- Pat Atkinson writes that governments at all levels should be setting up realistic fiscal plans to deal with a large group of retiring boomers - not artificially slashing revenues and increasing costs. And Rick Smith laments the fact that the Harper Cons are squandering an opportunity to address Canada's existing problems due to their insistence on creating new ones:
“Seizing” the moment would mean tackling the challenges that today’s Canada faces: stagnant or falling wages for middle- and lower-income Canadians; crises in Aboriginal education, food, housing, and missing and murdered women; high youth unemployment; eroding citizen trust in democracy; and environmental degradation, to name but a few.- Meanwhile, Thomas Walkom focuses on the dangers of Harper's complete neglect of First Nations. And Shawn Atleo's response to a speech from the throne which edited First Nations out of existence signals that the Cons' selective perception of Canada won't pass without some significant challenges.
The throne speech did not offer any real substance on these issues. There was no mention of climate change — only a renewed commitment to oil and gas regulations already twice delayed. [Ed. note - which rather understates the case.] Nothing on addressing either persistent inequality or poverty reduction. And there were only facile musings on addressing the challenges facing First Nations communities, and no commitment to an inquiry into missing and murdered Aboriginal women — a necessary project that was just this week called for by a visiting UN Special Rapporteur.
Instead, the speech outlined its clearest commitment yet to austerity, and to a leaner and meaner government, no matter the cost to our standard of living.
- Jim Stanford writes that an irrational fear of debt will do far more economic damage than actual debt ever could. And the Cons are determined to enshrine perpetual counterproductive deficit hysteria into law.
- Adam Radwanski notes that Ontario is looking at setting up its own pension plan to make up for the Con's refusal to strengthen the CPP - meaning that the best-case scenario (in the event Ontario actually follows through) involves needless duplication of similar entities aimed at the same goals.
- Finally, Christine Boyle and Seth Klein remind us that there's no particular reason to completely detach economic policy from questions about what kind of society we want - and have a suggestion as to what a more moral economy might look like:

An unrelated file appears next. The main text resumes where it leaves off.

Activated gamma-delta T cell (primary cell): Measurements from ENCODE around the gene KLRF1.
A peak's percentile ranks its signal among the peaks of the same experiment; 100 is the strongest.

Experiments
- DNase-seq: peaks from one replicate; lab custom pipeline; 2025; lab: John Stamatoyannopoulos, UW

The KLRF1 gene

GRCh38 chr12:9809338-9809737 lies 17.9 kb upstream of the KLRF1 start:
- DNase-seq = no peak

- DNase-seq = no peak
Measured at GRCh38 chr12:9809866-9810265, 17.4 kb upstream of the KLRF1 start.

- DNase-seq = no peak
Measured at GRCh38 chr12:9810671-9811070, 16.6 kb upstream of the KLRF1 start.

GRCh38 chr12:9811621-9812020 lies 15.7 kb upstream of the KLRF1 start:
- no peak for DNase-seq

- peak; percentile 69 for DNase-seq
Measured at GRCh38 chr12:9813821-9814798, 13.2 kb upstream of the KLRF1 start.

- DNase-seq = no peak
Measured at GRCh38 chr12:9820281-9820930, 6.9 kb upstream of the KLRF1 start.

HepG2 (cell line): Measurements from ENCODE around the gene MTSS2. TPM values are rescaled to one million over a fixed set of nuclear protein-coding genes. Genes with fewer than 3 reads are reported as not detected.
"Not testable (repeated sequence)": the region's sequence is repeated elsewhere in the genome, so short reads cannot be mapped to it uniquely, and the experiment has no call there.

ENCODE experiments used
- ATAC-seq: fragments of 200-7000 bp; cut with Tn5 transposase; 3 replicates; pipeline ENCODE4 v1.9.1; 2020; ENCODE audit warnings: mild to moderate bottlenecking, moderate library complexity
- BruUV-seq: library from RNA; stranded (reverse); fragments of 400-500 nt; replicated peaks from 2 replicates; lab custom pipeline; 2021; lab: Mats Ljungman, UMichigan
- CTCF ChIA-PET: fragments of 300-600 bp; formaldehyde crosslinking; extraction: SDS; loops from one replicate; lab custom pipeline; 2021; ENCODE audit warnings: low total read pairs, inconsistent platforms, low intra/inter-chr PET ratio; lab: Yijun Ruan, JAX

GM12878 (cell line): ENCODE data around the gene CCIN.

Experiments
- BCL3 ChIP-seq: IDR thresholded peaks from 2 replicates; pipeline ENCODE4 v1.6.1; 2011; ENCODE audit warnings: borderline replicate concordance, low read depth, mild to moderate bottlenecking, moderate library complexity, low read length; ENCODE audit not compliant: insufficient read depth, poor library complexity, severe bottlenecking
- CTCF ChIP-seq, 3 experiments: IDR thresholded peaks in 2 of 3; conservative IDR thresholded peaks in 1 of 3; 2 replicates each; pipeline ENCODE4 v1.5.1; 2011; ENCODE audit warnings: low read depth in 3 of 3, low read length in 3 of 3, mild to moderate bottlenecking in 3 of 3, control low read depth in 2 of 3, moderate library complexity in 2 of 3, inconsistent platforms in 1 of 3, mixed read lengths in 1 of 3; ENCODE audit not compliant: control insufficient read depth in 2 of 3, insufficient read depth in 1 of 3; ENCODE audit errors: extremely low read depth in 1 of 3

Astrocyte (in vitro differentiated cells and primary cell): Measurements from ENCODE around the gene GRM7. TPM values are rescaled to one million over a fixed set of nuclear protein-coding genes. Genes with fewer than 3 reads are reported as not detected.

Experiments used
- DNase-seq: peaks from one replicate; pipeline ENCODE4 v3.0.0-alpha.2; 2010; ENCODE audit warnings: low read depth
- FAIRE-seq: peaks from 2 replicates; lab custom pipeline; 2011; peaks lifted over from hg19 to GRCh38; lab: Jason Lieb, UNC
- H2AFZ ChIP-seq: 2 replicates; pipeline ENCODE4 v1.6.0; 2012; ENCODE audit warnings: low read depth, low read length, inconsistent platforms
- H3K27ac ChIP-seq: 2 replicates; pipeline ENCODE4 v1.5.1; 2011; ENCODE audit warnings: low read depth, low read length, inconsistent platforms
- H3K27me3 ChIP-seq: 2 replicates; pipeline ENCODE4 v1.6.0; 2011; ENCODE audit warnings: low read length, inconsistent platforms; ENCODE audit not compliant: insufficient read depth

So what more specifically would a moral economy look like, and what differentiates it from our current system?
Jobs: In a moral economy, our livelihoods better align with our best ideals for ourselves. Imagine a society that places value on service and caring -- for children, the elderly, and those with disabilities -- and this is reflected in people's wages. The economy provides community-sustaining, family-supporting jobs; jobs that don't separate families, that don't endanger workers or harm others, and that provide a sense of purpose and fulfillment. Does this mean we will always love everything about our jobs? Of course not. But it means we can feel proud of the work we do, and pleased if our own children choose to follow in our path.
Ecological Justice: In a moral economy, natural resources are not depleted and the commons is not despoiled. Economic development is not driven by a "gold rush" mentality, but is thoughtful and deliberate about how scarce resources are used. The need for income in the present does not penalize the well-being of future generations.
Indigenous Sovereignty: In a moral economy, Aboriginal rights and title are respected, and we strive to honour the commitments made to those who first occupied this land. These rights are not theoretical, but instead are given a place of privilege in economic planning. The upholding of Indigenous Sovereignty is not only at play in matters of specific resource development projects. It is a shift in how we jointly make broader economic and social policy decisions.
Equality: In a moral economy, we do not abide poverty, and policies are put in place to lessen rather than increase the inequality divide by income, gender, and ethnicity. Extreme inequality is actively discouraged; low-wage work is appreciated and properly compensated, and conversely, high-end salaries are not competitively bid into the stratosphere. The goal is true social mobility, rather than one's life chances being determined by the lottery of one's birth.
Shared Good: In a moral economy, the health and security of each family is mainly protected by enhancing the well-being of the entire society, a principle at the heart of public health care. In such an economy, many of our core needs -- for housing, childcare, education, healthcare, retirement security -- are provided collectively. This reality allows us to escape the financial treadmill, and liberates us to take risks and embrace necessary change, particularly in the face of the climate crisis. In a moral economy we seek to uphold a social contract based on mutual responsibility, sharing and cooperation, rather than competition, hoarding and accumulation.
Meaningful: Imagine an economy where a "good life" is not confused with materialism. Excessive wealth is not celebrated and coveted. In a moral economy, we narrow the gap between what has market value and what has social value; wages and prices reflect the true worth of things, rather than being determined by irrational or perverse market forces. Instead of adhering to a shallow measure of income or economic activity, we measure success by people's happiness, health and well-being.